Sebastian Francisco Perez, an immigrant from Guatemala working for Ernst Nursery and Farms in St. Paul, Oregon, died during a heatwave on June 26, 2021. He was laying irrigation pipe when the temperature reached 105 degrees.
The initial cause of death was listed as cardiac arrest, but following a request from Oregon OSHA, an autopsy found the actual cause was hypothermia and dehydration.
Oregon OSHA found that workers at the farm had been last trained about heat hazards in April 2021, but Perez hadn’t started work until May.
The farm was cited for failing to train workers and provide protections from extreme heat, with a total proposed fine of $4,200.
In appealing the proposed penalty, the farm attempted to argue that employees should be accountable for how much they push their bodies.
The farm was cited by Oregon OSHA in 2014 for failing to provide water and toilets to its workers.
Foundation Food Group/Gold Creek Foods
Six workers – Jose DeJesus Elias-Cabrera, Corey Alan Murphy, Nelly Perez-Rafael, Saulo Suarez-Bernal, Edgar Vera-Garcia and Victor Vellez – were killed after a liquid nitrogen leak at a Foundation Food Group poultry processing plant in Gainesville, Georgia, in January 2021.
Less than two months later there was a release of toxic ammonia at the same plant with no fatal injuries.
Four workers had to be evaluated for injuries after an unplanned release of bleach at the facility in March 2022. That was the third chemical leak in 14 months.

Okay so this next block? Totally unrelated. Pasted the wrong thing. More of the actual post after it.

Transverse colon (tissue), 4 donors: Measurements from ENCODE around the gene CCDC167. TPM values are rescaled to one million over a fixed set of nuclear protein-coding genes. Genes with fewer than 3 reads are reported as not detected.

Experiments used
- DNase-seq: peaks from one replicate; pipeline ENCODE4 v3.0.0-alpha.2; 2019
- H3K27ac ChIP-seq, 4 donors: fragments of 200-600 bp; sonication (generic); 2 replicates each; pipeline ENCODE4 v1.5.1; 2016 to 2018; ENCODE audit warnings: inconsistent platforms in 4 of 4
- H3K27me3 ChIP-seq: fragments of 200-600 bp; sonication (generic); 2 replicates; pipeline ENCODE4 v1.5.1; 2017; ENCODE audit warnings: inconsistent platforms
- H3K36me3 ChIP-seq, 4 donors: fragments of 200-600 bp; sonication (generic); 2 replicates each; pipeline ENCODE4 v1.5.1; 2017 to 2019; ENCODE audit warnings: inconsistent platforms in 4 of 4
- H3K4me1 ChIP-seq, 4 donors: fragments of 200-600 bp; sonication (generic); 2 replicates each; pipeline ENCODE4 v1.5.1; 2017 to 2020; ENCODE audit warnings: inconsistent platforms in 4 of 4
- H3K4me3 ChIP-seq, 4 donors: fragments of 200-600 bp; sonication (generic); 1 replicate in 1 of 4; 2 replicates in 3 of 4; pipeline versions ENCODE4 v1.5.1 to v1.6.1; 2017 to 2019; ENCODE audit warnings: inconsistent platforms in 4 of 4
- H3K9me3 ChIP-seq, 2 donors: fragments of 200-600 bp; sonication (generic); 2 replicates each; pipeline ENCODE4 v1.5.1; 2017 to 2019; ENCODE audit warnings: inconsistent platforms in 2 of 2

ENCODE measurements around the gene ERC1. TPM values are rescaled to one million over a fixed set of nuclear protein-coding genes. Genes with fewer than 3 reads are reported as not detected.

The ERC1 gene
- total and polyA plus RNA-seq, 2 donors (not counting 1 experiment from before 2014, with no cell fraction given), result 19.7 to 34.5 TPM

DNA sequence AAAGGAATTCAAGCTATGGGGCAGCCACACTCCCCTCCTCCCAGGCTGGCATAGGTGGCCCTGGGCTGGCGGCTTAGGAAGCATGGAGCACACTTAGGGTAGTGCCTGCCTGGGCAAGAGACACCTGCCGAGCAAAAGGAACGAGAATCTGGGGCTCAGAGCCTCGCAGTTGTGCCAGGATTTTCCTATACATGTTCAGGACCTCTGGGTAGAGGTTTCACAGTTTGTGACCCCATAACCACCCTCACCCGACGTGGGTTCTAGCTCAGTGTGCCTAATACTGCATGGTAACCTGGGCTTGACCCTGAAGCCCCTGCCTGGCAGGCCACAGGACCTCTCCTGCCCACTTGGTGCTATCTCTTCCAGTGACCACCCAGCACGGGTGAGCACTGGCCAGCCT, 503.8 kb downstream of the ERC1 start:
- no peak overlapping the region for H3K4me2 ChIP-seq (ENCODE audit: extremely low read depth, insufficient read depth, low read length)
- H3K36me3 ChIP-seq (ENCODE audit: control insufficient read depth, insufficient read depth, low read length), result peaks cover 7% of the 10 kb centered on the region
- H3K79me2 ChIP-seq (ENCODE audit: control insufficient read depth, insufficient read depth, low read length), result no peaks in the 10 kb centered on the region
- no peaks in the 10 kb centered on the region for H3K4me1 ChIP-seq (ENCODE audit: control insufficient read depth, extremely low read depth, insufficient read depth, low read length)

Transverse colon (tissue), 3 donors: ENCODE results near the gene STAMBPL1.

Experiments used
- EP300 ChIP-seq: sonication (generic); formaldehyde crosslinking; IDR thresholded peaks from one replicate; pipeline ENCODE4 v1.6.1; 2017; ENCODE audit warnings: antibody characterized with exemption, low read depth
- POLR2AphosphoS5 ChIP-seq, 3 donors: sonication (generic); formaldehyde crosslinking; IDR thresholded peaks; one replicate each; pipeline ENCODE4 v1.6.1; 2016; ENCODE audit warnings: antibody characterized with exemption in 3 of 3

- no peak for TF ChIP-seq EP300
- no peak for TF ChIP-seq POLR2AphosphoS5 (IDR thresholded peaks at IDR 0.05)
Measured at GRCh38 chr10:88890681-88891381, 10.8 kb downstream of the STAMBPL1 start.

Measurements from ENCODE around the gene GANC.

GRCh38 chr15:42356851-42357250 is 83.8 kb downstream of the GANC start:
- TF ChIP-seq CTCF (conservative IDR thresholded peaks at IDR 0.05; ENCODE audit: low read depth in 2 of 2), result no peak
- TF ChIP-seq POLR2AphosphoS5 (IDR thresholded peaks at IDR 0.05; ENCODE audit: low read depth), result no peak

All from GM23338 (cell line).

Georgia Familias Unidas and Sur Legal Collaborative are providing ongoing assistance to victims, survivors and families and describe the plant as an “imminent danger” to workers, National COSH states.
OSHA proposed fines of nearly $1 million against Foundation Food Group and three other companies for the fatal nitrogen leak, finding the deaths were preventable. Another $154,000 fine was proposed for the ammonia leak.
The company was accused of interfering with worker interviews during the OSHA inspection.
Gold Creek Foods purchased “the assets but not the liabilities” of the company in October 2021. OSHA will continue to have jurisdiction over the worksite, however.
Hilton makes the list after suffering massive job losses during the pandemic and announcing permanent service cuts in July 2021 as a result.
The hotel chain no longer provides daily room housekeeping unless it’s specifically requested, except at its luxury brand hotels.
National COSH says, “Hotel housekeeping is a strenuous job which requires heavy lifting, exposure to toxic chemicals, the risk of sexual harassment and other hazards. U.S. hotel workers have injury rates 40% higher than overall injury rates in the service sector.”
The organization claims that rooms that aren’t cleaned daily become more difficult and hazardous to clean when guests check out.
Traveler’s United, a consumer advocacy group, says a lack of daily cleaning could also expose workers and guests to rodents and other unsanitary hazards when trash piles up in rooms and hallways.
Kingspan Light and Air
Workers at Kingspan Light and Air, a skylight manufacturer in Santa Ana, California, found they were being exposed to severe indoor air pollution at work.
In August 2021, seven employees wore portable air monitors for three days during their work shifts. They also placed stationary monitors inside the factory. All of this was an effort to get an independent expert opinion of what they were breathing daily while working at the plant.
Dr. Shahir Masri, an air pollution scientist at the University of California, reported in October 2021 that there were high levels of small particulate pollution in several locations throughout the facility.